Captions with “chapter” numbering

There are several ways to create captions for your figures or tables so they look like “Figure 1-4” or “Table 2.3”. But it’s a lot easier to use Word’s built-in caption functionality.

Figure 1: When you go to add “chapter” numbering to captions, the only available styles are the built-in heading styles.

Referring to the captions

So you may as well use the built-in Headings styles and the built-in caption functionality to start with.

TIP: The Word add-in DocTools CrossReferenceManager can help you create cross-references to captions, headings and other types of targets more efficiently than the built-in feature.


You can create a custom style and number it using the techniques given in How to create numbered headings in your Word document.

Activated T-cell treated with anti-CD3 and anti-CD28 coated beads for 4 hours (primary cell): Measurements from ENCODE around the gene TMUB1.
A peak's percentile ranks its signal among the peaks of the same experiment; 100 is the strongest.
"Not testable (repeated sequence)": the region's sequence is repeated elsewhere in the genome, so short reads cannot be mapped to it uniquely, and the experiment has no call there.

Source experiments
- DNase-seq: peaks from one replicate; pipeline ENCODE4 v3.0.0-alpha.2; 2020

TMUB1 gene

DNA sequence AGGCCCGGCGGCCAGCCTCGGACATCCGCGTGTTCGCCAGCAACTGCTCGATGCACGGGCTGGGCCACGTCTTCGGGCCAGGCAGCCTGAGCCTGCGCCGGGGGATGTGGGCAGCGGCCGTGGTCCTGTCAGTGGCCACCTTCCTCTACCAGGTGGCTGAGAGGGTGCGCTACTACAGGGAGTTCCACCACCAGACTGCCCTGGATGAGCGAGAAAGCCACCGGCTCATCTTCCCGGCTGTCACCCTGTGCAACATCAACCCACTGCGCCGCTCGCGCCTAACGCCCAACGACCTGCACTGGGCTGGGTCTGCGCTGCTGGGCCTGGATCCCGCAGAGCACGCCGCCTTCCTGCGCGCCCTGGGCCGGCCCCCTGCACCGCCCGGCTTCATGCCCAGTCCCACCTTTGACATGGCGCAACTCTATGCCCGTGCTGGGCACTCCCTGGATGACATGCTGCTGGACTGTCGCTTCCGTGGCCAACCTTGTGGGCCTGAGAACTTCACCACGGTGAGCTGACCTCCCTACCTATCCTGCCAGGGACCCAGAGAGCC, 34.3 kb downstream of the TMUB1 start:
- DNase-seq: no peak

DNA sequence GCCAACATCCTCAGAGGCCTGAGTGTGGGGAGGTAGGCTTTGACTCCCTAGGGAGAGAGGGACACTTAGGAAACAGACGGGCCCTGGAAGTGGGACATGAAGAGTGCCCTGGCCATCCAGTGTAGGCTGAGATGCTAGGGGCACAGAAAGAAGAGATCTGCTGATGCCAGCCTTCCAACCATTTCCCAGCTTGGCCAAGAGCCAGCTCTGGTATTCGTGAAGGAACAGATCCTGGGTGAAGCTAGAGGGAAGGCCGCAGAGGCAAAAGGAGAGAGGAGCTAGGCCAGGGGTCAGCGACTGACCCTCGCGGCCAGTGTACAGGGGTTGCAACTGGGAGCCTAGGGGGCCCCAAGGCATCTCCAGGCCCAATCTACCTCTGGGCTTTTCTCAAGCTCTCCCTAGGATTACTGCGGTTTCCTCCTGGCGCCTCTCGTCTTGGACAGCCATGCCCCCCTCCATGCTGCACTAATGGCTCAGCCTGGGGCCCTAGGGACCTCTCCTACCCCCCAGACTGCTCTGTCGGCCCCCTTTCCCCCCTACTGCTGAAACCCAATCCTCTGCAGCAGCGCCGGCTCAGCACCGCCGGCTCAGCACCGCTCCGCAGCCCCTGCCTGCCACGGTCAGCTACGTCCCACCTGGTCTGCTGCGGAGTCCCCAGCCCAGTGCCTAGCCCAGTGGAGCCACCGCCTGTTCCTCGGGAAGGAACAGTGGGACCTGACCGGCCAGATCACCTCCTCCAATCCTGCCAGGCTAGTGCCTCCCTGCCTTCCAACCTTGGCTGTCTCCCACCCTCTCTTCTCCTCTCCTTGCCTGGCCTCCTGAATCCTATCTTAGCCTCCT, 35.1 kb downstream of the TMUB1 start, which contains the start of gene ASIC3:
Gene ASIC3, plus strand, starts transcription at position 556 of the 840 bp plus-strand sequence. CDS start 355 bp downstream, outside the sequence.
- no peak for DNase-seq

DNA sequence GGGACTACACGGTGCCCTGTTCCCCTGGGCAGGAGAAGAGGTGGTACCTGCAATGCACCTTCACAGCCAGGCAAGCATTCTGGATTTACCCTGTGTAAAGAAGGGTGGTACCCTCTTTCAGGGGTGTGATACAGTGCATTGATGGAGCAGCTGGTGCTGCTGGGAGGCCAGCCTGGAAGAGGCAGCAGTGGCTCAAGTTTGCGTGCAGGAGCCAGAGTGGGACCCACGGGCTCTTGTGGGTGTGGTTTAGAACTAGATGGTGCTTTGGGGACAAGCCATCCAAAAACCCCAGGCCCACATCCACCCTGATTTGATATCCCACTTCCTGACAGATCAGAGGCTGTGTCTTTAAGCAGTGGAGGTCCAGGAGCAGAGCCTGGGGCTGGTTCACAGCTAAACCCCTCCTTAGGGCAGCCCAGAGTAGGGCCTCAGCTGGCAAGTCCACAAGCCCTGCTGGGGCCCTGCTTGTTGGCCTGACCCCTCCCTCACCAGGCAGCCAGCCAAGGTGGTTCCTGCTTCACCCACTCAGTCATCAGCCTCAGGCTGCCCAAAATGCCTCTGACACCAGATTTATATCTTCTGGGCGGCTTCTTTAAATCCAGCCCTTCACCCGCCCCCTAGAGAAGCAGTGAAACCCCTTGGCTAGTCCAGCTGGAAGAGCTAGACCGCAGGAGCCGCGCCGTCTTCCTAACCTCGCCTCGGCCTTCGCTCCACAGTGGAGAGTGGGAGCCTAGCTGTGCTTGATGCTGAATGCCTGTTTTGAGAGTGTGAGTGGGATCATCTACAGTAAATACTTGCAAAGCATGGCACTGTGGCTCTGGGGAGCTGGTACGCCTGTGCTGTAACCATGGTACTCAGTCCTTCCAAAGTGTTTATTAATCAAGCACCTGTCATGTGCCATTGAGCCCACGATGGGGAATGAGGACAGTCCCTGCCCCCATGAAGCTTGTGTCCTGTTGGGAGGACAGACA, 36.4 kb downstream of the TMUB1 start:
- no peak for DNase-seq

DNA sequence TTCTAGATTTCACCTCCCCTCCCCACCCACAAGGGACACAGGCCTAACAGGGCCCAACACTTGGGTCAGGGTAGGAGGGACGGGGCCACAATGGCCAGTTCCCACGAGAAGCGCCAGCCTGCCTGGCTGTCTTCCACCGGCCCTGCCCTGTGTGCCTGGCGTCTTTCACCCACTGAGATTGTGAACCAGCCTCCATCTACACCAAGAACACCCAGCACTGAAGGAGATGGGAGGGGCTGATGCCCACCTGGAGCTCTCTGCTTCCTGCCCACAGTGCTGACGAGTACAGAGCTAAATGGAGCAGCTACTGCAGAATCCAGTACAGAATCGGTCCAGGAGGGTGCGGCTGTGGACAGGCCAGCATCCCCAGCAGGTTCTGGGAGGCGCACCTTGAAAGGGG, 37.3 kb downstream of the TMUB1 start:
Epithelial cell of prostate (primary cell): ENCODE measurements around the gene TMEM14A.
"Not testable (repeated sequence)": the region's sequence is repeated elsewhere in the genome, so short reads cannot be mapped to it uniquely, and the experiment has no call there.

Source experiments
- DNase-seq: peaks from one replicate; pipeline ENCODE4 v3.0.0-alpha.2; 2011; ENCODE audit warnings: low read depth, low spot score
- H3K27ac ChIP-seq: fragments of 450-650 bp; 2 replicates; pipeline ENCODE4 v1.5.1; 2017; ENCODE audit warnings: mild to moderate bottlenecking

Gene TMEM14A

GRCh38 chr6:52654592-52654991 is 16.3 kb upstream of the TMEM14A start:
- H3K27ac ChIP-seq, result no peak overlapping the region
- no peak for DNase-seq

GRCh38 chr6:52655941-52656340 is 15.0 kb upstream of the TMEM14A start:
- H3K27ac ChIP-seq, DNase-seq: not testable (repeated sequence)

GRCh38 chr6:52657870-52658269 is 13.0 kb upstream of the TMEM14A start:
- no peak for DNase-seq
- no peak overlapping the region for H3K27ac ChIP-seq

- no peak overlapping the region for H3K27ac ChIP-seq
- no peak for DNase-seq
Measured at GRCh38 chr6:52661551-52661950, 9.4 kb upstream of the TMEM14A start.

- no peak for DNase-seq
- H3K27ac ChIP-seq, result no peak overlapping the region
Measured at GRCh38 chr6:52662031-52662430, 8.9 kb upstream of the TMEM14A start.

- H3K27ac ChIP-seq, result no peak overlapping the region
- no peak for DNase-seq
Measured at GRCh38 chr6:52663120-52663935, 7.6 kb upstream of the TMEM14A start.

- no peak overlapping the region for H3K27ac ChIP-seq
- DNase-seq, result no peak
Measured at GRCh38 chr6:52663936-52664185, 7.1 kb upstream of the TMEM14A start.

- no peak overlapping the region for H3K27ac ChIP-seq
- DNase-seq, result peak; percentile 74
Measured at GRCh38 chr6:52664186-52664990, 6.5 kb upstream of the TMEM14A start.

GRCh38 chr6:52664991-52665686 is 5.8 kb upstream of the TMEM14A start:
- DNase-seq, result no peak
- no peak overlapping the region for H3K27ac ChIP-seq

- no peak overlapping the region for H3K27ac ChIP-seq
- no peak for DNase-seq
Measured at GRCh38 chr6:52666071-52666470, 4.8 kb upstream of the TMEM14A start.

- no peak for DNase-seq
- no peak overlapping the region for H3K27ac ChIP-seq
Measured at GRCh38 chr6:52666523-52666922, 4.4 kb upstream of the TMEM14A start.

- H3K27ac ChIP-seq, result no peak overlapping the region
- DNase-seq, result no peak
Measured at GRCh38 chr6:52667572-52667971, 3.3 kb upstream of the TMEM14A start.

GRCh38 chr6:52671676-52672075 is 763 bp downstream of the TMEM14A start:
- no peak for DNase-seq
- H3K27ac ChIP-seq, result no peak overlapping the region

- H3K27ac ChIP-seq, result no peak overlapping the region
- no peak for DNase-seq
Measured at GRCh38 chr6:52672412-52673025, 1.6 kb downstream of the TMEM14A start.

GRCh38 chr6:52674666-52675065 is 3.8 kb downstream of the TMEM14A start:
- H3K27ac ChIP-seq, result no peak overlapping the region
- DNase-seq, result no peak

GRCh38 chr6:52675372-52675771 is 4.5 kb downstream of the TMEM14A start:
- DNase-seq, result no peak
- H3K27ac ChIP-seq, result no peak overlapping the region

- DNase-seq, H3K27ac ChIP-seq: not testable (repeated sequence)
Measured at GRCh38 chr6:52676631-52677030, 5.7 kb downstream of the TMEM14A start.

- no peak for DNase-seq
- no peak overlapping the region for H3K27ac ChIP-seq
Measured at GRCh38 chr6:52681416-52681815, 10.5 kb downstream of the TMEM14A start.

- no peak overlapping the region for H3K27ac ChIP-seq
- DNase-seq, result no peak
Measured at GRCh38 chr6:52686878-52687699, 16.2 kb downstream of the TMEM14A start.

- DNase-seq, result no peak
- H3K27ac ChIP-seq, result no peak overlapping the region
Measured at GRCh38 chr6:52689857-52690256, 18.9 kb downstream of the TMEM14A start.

But if you accidentally or deliberately delete a custom style that was part of an outline numbering scheme, the whole numbering scheme can collapse. That means you have to go back and re-create the numbering from scratch. Word won’t let you delete the in-built Heading styles, so it helps to protect you and keep the document stable. (If you try to delete a built-in Heading style, Word just re-sets it to the default. But at least it’s still there!)

Publishing to the web

The standard language for publishing documents on the web is HTML. A basic element of HTML is to label headings as H1, H2 etc. If you save a Word document as an HTML file to be published on the web, Word automatically and correctly translates text formatted with the built-in Heading styles as H1, H2 etc.

International Issues